• Piscirickettsia salmonis;
  • insertion sequence;
  • inverted repeats;
  • transposase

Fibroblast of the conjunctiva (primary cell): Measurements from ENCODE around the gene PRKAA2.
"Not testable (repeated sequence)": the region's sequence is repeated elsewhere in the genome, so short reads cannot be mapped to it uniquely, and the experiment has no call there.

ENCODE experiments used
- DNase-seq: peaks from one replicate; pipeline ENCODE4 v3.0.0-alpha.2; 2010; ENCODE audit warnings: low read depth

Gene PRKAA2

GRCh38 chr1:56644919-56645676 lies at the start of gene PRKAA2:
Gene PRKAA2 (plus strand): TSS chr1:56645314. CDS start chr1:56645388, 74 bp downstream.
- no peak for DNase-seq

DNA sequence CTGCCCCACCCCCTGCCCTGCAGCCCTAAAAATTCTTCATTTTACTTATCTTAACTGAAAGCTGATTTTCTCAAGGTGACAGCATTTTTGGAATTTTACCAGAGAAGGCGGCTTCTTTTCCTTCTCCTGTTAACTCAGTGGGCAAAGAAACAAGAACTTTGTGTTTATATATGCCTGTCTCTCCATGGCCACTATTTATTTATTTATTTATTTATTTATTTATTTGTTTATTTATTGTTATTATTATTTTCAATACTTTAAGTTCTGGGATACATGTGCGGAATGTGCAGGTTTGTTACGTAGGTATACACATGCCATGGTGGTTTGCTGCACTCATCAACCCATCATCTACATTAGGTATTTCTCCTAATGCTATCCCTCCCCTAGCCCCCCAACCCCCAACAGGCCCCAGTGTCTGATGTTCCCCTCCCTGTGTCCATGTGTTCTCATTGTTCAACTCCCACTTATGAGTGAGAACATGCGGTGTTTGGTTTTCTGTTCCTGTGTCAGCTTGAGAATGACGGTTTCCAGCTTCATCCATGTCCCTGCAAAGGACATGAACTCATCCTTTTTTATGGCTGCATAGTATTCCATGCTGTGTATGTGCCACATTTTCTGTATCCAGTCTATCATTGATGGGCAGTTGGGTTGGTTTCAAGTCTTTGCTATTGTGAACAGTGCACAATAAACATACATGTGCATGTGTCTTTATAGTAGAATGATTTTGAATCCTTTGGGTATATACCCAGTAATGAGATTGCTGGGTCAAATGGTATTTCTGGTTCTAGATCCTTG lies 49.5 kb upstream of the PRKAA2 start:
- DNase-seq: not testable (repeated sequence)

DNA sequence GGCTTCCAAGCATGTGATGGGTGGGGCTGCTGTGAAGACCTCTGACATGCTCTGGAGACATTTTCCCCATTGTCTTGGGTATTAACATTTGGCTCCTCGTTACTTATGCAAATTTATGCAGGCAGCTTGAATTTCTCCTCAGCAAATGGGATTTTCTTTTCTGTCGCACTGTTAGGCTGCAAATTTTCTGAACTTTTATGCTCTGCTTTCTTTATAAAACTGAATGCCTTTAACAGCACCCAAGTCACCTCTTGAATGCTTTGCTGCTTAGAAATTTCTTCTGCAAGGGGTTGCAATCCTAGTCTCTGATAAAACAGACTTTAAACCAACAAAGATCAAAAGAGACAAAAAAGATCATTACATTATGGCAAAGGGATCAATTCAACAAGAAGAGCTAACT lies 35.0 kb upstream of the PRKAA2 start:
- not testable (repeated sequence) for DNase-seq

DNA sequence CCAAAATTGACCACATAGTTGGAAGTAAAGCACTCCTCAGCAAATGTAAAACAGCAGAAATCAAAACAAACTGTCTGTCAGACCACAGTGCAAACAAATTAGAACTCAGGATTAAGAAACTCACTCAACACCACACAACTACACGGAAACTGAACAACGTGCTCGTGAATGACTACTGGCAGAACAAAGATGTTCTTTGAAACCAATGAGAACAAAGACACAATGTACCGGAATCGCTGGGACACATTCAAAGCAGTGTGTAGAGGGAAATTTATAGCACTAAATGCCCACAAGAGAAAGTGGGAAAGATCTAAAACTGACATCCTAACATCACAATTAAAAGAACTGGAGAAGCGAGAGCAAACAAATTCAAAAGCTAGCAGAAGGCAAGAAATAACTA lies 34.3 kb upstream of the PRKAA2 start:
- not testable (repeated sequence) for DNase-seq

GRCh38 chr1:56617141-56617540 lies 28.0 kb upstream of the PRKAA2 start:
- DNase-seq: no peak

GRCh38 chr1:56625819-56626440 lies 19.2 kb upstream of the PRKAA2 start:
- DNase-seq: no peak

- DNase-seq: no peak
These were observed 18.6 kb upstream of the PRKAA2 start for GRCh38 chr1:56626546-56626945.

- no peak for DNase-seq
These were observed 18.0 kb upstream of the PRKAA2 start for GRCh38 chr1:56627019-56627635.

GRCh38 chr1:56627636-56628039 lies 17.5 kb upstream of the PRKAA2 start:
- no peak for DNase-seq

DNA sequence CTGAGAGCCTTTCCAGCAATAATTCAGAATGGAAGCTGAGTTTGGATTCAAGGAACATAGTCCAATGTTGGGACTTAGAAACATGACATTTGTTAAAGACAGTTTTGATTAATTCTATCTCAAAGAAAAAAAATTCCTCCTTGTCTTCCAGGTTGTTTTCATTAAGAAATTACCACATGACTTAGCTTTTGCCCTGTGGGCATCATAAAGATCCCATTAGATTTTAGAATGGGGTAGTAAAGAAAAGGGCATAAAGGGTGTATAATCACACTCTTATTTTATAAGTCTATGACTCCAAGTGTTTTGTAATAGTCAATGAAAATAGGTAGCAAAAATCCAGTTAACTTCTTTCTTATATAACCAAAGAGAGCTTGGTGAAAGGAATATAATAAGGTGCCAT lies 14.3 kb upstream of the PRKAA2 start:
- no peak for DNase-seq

Piscirickettsia salmonis is a novel, aggressive, facultative Gram-negative bacterium that drastically affects salmon production at different latitudes, with particular impact in southern Chile. Initially, P. salmonis was described as a Rickettsia-like, obligate, intracellular Alphaproteobacteria, but it was reclassified recently as a facultative intracellular Gammaproteobacteria. This designation has prompted the independent growth of the bacterium to a pure state for detailed study of its biology, genetics and epidemiology, properties that are still relatively poorly characterized. The preliminary sequence analysis of a 992-bp fragment of pure P. salmonis DNA allowed us to characterize a novel and complete 863-bp insertion sequence in the bacterial genome (named ISPsa2), which has a novel 16/16 bp perfectly inverted terminal repeat flanking a 726-bp ORF that encodes a putative transposase (Tnp-Psa). The coding sequence of the enzyme shares similarities to that described in some Bacillus species and particularly to those of the IS6 family. ISPsa2 carries its own promoter with standard −10 and −35 sequences, suggesting an interesting potential for plasticity in this pathogenic bacterium. Additionally, the presence of ISPsa2 was confirmed from three isolates of P. salmonis collected from different epizootics in Chile in 2010.